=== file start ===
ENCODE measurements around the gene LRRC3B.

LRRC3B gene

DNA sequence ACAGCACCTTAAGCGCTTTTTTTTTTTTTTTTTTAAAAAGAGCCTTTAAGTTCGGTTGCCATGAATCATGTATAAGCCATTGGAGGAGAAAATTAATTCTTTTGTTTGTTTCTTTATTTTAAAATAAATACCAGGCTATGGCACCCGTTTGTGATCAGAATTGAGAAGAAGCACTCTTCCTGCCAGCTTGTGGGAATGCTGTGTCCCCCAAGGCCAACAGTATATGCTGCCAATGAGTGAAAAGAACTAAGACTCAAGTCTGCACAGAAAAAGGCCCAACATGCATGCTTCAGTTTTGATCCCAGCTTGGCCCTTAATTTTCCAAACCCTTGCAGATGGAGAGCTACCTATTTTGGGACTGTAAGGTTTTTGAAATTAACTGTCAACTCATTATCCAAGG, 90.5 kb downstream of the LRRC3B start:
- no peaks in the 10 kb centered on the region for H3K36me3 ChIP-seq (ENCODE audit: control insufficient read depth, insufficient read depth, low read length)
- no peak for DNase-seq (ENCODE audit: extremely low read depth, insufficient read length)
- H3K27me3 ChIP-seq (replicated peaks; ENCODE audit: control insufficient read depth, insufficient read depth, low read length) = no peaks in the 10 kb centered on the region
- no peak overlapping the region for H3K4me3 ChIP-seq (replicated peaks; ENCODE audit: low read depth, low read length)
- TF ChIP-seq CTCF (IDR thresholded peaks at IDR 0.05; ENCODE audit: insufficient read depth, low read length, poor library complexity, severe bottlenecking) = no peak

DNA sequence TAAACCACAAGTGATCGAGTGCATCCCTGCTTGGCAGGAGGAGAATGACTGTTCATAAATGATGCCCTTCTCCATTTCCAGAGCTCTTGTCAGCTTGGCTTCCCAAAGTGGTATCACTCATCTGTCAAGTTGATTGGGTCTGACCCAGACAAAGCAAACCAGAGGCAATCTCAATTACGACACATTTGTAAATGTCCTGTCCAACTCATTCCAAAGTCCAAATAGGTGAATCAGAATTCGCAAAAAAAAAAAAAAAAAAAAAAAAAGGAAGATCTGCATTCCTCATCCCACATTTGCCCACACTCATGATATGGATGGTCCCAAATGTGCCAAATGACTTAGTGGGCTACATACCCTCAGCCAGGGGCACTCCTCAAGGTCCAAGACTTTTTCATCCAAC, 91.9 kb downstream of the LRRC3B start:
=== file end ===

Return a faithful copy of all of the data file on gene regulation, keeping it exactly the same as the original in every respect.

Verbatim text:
ENCODE measurements around the gene LRRC3B.

LRRC3B gene

DNA sequence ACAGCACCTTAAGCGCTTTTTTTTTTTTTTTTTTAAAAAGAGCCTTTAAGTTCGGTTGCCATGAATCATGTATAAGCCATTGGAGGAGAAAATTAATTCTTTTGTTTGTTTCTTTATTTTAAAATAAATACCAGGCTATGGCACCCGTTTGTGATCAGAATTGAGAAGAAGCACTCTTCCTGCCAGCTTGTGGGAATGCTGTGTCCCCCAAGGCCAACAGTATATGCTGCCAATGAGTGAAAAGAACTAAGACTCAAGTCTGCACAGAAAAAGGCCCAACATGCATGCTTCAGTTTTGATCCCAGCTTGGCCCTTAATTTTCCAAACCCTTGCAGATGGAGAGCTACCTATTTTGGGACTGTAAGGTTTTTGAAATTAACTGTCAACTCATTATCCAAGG, 90.5 kb downstream of the LRRC3B start:
- no peaks in the 10 kb centered on the region for H3K36me3 ChIP-seq (ENCODE audit: control insufficient read depth, insufficient read depth, low read length)
- no peak for DNase-seq (ENCODE audit: extremely low read depth, insufficient read length)
- H3K27me3 ChIP-seq (replicated peaks; ENCODE audit: control insufficient read depth, insufficient read depth, low read length) = no peaks in the 10 kb centered on the region
- no peak overlapping the region for H3K4me3 ChIP-seq (replicated peaks; ENCODE audit: low read depth, low read length)
- TF ChIP-seq CTCF (IDR thresholded peaks at IDR 0.05; ENCODE audit: insufficient read depth, low read length, poor library complexity, severe bottlenecking) = no peak

DNA sequence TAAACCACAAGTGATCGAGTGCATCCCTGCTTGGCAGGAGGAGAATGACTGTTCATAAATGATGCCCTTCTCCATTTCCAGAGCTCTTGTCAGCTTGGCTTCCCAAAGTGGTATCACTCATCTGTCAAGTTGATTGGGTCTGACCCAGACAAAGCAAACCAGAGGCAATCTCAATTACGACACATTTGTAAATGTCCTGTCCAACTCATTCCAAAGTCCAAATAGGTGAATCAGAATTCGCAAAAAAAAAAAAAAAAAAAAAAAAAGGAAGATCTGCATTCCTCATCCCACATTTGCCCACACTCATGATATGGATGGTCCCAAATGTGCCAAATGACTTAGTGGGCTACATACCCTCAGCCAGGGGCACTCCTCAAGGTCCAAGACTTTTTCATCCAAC, 91.9 kb downstream of the LRRC3B start: